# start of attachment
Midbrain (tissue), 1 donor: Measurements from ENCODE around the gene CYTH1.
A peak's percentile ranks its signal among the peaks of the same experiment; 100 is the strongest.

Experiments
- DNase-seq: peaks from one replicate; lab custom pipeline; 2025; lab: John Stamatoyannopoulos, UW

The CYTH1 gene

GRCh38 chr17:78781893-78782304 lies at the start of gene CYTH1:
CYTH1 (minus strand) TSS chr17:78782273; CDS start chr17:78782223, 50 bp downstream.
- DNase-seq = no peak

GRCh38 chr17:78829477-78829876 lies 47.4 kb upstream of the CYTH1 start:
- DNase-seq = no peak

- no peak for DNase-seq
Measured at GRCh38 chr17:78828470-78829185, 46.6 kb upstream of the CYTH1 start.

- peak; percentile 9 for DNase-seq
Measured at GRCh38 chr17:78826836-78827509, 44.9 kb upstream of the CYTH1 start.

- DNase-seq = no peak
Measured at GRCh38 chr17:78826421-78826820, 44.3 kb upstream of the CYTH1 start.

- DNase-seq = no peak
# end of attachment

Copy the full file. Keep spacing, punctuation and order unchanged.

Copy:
Midbrain (tissue), 1 donor: Measurements from ENCODE around the gene CYTH1.
A peak's percentile ranks its signal among the peaks of the same experiment; 100 is the strongest.

Experiments
- DNase-seq: peaks from one replicate; lab custom pipeline; 2025; lab: John Stamatoyannopoulos, UW

The CYTH1 gene

GRCh38 chr17:78781893-78782304 lies at the start of gene CYTH1:
CYTH1 (minus strand) TSS chr17:78782273; CDS start chr17:78782223, 50 bp downstream.
- DNase-seq = no peak

GRCh38 chr17:78829477-78829876 lies 47.4 kb upstream of the CYTH1 start:
- DNase-seq = no peak

- no peak for DNase-seq
Measured at GRCh38 chr17:78828470-78829185, 46.6 kb upstream of the CYTH1 start.

- peak; percentile 9 for DNase-seq
Measured at GRCh38 chr17:78826836-78827509, 44.9 kb upstream of the CYTH1 start.

- DNase-seq = no peak
Measured at GRCh38 chr17:78826421-78826820, 44.3 kb upstream of the CYTH1 start.

- DNase-seq = no peak